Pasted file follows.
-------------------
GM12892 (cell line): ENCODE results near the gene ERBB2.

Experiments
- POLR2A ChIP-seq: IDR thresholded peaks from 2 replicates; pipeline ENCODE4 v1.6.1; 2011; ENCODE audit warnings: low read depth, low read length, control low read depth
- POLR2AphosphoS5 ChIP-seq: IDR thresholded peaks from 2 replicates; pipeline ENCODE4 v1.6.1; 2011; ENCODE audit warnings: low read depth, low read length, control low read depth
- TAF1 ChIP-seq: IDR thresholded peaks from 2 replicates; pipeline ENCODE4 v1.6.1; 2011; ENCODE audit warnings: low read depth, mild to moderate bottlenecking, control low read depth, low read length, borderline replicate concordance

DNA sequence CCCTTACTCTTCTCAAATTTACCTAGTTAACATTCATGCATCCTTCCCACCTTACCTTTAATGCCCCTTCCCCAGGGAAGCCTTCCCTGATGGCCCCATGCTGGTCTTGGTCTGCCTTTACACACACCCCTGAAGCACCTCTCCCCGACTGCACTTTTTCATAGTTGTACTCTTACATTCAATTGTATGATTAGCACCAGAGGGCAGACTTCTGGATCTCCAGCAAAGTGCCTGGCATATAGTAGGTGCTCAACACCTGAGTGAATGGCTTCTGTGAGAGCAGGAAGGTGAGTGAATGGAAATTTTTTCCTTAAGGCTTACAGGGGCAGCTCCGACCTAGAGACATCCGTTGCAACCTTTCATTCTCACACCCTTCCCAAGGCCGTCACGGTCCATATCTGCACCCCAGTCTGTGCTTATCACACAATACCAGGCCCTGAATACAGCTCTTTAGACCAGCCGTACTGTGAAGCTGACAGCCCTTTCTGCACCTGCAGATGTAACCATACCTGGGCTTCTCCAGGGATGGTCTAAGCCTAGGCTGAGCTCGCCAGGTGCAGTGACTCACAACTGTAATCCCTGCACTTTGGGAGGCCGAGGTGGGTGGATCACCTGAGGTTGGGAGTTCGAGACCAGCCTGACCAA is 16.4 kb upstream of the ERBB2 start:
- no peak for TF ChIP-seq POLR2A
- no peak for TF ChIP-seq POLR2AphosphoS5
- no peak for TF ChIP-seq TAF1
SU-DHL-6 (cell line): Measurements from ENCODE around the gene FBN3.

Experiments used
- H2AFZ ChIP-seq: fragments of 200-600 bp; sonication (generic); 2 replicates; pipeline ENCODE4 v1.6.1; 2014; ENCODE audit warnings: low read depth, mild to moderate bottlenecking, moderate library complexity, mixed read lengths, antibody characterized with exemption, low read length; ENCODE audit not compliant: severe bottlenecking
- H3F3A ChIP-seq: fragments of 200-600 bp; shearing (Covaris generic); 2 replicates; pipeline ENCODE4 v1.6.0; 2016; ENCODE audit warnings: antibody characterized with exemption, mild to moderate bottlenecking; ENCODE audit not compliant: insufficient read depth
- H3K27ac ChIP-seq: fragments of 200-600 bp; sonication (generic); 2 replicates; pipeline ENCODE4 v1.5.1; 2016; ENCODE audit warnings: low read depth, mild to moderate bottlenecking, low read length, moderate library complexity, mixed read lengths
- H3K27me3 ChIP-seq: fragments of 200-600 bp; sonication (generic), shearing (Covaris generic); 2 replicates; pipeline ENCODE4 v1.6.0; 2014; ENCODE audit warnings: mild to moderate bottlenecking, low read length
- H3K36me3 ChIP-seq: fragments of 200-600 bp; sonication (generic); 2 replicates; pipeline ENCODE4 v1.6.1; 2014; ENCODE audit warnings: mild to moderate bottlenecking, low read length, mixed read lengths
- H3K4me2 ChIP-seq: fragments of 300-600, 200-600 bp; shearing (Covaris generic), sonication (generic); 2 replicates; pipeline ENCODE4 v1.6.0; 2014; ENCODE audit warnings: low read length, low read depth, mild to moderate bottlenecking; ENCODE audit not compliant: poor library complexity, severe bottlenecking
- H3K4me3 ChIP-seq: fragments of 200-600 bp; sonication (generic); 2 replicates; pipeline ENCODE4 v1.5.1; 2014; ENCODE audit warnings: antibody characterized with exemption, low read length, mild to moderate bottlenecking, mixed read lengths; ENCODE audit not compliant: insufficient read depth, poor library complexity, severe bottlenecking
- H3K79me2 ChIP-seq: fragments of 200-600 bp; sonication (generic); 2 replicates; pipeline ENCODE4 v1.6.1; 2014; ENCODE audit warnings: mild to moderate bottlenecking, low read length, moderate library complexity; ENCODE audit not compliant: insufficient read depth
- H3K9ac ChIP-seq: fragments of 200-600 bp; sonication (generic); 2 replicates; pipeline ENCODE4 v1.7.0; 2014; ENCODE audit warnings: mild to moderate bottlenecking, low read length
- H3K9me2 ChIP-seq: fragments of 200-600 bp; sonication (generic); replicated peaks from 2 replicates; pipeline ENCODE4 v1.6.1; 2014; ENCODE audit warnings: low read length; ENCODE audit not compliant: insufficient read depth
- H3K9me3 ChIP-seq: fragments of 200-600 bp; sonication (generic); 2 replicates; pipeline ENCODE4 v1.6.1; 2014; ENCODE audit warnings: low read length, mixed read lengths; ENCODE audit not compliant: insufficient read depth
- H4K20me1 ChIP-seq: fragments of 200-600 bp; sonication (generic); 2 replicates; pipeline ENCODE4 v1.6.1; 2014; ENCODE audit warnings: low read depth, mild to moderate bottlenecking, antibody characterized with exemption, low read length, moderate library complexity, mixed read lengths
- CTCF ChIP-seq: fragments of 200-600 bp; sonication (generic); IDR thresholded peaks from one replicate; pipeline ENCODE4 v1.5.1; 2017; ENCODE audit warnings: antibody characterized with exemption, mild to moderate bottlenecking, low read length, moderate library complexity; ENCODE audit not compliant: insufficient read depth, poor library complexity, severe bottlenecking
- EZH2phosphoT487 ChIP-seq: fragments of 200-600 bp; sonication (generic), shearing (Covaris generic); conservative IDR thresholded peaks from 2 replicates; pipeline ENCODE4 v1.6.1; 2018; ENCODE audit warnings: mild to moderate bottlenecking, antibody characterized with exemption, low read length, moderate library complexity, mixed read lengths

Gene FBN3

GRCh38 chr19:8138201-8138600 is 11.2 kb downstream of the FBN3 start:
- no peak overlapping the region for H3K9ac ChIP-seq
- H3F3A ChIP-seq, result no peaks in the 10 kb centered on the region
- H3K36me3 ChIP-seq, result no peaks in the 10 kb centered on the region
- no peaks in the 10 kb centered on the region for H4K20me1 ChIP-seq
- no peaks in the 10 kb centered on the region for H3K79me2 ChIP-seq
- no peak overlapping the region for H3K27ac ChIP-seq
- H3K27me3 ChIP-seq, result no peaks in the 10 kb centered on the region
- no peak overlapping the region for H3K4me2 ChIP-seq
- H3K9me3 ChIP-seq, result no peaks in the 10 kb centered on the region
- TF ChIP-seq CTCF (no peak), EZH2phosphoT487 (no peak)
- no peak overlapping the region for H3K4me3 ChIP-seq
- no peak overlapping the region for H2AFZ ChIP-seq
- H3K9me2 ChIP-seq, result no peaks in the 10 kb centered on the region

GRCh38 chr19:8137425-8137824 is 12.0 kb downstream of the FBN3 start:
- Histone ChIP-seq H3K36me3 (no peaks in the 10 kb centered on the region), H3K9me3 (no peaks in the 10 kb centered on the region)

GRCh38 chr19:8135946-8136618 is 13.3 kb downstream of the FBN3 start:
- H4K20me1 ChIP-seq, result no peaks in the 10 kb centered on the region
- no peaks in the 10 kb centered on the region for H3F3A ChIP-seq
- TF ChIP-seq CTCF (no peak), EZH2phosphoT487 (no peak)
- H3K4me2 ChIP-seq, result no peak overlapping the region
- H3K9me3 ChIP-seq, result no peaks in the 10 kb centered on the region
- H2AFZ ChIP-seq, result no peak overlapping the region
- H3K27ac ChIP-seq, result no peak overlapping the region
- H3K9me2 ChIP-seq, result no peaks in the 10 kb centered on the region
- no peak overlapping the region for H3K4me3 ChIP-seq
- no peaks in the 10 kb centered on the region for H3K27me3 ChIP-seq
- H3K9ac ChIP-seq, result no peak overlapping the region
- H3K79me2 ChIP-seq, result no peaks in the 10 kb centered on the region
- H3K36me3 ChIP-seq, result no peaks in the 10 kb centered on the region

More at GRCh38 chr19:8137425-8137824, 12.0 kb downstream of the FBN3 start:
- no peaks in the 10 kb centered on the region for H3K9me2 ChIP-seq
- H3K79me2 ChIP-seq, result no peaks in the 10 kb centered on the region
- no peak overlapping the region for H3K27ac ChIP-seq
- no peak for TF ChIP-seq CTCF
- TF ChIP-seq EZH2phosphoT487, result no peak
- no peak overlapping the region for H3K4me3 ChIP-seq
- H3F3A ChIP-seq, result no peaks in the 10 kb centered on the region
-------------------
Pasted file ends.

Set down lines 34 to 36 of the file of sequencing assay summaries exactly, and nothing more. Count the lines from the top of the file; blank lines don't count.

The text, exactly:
- H3K27me3 ChIP-seq, result no peaks in the 10 kb centered on the region
- no peak overlapping the region for H3K4me2 ChIP-seq
- H3K9me3 ChIP-seq, result no peaks in the 10 kb centered on the region